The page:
By my reckoning this is the fifth of Danacord’s revelatory
I’ve reviewed devoted to historic or at least ‘pre-contemporary’ Koppel
performances. The links below will fill in the biography and will also serve
to show the width of preserved material in the archives.
Koppel began work on his Requiem
soon after completing his oratorio Moses
It’s an imposing, stern and often unyielding work that seldom dissipates
its grip throughout, in this performance, its fifty-three minutes. Nevertheless
within this schema Koppel ensures that there is plenty of room for contrast,
playing off solo voices against the chorus, and allowing a powerful sense of
drama to develop. The second movement for example, Hiob I
, generates tensile
direction through the use of such a device, the solo voice writing being explicitly
juxtaposed against the more emollient expressive choral statements, though the
choir turns torrid and harmonically eventful in the succeeding movement as if
to underline the mutability and fractious changeability of this work. Here, in Joseph
it’s the turn of the solo tenor to turn sorrowing. It’s certainly
a work that plays up such stern angularities; when the soprano offers some form
of consolation the orchestral brass reply brusquely; when the soprano lines in Psalm
the ninth section, seem to embody a kind of reconciliation, the unison string
writing becomes withdrawn. The Requiem never ingratiates or offers false hope.
The violent orchestral tumult in the concluding Psalm
adamantine seriousness of purpose.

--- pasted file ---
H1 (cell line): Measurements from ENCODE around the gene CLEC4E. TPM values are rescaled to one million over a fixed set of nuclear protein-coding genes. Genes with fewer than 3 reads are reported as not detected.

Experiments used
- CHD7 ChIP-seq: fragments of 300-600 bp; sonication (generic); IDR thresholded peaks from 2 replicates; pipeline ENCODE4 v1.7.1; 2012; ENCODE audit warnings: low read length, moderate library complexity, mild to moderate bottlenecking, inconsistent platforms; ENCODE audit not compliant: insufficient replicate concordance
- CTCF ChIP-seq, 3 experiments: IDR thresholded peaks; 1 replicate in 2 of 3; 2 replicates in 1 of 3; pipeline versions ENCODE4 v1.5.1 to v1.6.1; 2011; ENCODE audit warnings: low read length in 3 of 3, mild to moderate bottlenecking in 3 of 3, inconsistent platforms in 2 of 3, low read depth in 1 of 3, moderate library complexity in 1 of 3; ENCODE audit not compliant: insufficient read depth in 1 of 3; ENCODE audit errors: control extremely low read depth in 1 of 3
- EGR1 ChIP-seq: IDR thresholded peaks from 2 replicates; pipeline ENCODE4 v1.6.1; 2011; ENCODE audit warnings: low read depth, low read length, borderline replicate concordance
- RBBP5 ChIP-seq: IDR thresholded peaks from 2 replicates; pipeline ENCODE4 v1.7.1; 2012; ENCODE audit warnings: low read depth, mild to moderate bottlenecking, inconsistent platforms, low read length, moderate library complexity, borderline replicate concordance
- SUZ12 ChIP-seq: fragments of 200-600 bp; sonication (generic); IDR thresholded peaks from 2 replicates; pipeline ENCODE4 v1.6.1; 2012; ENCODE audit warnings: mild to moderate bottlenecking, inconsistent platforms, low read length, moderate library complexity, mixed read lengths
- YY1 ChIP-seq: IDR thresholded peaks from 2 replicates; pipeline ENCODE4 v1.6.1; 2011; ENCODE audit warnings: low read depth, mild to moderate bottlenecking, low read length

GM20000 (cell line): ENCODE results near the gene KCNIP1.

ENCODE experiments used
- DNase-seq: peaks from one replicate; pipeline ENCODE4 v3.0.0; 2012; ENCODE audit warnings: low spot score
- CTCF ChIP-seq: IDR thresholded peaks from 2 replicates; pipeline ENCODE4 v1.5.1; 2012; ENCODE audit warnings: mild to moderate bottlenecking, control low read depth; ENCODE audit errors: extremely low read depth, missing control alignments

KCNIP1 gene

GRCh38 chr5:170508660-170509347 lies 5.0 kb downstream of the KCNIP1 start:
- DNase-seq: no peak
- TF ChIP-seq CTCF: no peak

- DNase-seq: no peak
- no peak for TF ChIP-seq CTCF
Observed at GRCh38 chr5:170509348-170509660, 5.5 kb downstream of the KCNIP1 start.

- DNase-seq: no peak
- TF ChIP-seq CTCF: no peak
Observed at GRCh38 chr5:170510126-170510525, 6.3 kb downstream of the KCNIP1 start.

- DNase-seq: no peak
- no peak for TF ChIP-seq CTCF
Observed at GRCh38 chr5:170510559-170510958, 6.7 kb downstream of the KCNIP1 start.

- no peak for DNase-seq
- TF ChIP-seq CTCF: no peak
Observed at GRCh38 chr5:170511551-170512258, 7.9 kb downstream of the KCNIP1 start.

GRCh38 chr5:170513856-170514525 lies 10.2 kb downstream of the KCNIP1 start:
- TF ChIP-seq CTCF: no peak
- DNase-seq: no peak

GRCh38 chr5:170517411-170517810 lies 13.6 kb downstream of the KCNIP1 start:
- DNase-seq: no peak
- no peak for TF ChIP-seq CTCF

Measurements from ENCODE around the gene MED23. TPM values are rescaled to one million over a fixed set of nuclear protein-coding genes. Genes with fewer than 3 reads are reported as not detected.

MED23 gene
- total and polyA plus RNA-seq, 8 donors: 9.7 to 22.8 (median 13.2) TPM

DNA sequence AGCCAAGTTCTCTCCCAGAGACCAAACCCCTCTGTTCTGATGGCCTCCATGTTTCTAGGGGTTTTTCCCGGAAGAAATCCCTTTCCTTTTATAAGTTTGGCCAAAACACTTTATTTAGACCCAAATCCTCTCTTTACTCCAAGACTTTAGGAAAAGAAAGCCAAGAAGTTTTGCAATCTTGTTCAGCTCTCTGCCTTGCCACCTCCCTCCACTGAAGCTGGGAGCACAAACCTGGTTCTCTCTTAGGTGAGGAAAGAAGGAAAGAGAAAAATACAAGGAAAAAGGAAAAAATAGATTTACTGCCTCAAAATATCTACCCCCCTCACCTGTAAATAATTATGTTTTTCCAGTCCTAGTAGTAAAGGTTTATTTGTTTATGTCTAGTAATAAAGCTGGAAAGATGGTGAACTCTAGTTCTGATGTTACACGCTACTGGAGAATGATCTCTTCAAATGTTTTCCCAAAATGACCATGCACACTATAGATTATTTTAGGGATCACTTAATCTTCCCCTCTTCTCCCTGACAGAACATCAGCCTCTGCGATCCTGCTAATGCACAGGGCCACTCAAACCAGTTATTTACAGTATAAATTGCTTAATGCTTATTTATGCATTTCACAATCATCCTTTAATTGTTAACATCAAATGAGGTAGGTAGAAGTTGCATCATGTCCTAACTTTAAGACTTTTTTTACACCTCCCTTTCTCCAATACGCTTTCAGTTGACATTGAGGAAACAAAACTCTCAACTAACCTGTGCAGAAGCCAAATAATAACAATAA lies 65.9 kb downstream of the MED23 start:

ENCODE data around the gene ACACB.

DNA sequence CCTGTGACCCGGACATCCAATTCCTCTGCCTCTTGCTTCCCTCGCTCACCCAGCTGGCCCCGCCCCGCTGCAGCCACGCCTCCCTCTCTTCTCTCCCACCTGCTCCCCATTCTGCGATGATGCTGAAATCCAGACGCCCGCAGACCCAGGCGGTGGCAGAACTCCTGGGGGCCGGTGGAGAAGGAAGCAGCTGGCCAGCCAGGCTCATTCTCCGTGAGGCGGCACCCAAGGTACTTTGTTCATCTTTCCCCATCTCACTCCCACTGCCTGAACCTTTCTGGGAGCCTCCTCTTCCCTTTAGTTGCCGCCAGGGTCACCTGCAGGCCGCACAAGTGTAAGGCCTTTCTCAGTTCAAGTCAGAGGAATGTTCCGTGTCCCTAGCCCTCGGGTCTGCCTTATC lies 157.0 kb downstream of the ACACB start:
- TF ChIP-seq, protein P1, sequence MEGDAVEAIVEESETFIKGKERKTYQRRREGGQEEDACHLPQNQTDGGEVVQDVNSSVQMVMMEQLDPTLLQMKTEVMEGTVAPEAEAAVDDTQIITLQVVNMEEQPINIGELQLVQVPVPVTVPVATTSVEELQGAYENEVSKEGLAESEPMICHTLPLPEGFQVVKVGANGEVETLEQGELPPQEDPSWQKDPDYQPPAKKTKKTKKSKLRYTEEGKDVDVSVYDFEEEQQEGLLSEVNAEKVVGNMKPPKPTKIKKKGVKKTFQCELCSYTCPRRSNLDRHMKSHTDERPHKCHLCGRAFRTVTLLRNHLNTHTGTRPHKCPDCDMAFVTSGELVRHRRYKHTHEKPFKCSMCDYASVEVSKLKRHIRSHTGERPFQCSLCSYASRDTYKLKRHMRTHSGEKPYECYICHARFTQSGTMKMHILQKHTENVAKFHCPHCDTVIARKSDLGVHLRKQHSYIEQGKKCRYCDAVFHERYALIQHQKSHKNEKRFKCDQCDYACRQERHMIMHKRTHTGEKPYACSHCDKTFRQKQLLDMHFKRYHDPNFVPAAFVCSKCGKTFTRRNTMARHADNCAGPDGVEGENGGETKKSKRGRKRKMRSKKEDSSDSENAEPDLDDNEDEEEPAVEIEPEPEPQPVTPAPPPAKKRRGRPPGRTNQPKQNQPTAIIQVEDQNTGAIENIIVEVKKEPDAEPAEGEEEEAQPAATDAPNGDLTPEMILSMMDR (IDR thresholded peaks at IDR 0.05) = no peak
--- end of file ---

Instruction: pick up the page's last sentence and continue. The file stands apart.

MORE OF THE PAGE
The second disc explores other areas. The Concertinos make for contrasting listening.
The first is a sappy, snappy affair with a high energy, Stravinskian ethos, whose
slow movement feeds on some witty answering string phrases, strongly enjoyed
by Lamberto Gardelli, the possibly unlikely seeming conductor. Turn to the zesty,
pizzicato prominent finale and its fine pay off for more examples of Koppel in
unbuttoned 1938 mode. The second Concerto was written almost two decades later
and occupies an altogether different sound world. It pursues twelve tone elements
with terse lyricism and a keen sense of loss and is most effectively played by
the BBC SO and Rudolf Schwarz. The Oboe Concerto is a different work altogether,
as cheeky as a Minorcan sparrow, swift, swooping and agile as a kingfisher. There
is something avian about its sheer agility. Its slow section is generous but
compressed; the orchestration is clever and diaphanous; Koppel’s use of
pizzicati and percussion colour - celesta, vibraphone - is mercurial and delightful.
Finally there is the compact Chamber Concerto for Violin and strings. Here Koppel
again returns to ideas of contrast; some austere writing prefaces the more vital
rhythmic charge of the second part where some luscious writing ensures that the
motoric dance ends boldly.
Needless to say this is another finely constructed and annotated entrant and
a persuasive example of Koppel’s variousness throughout many years of composition.
see also review by Rob
Some other releases in this series
- works for piano and orchestra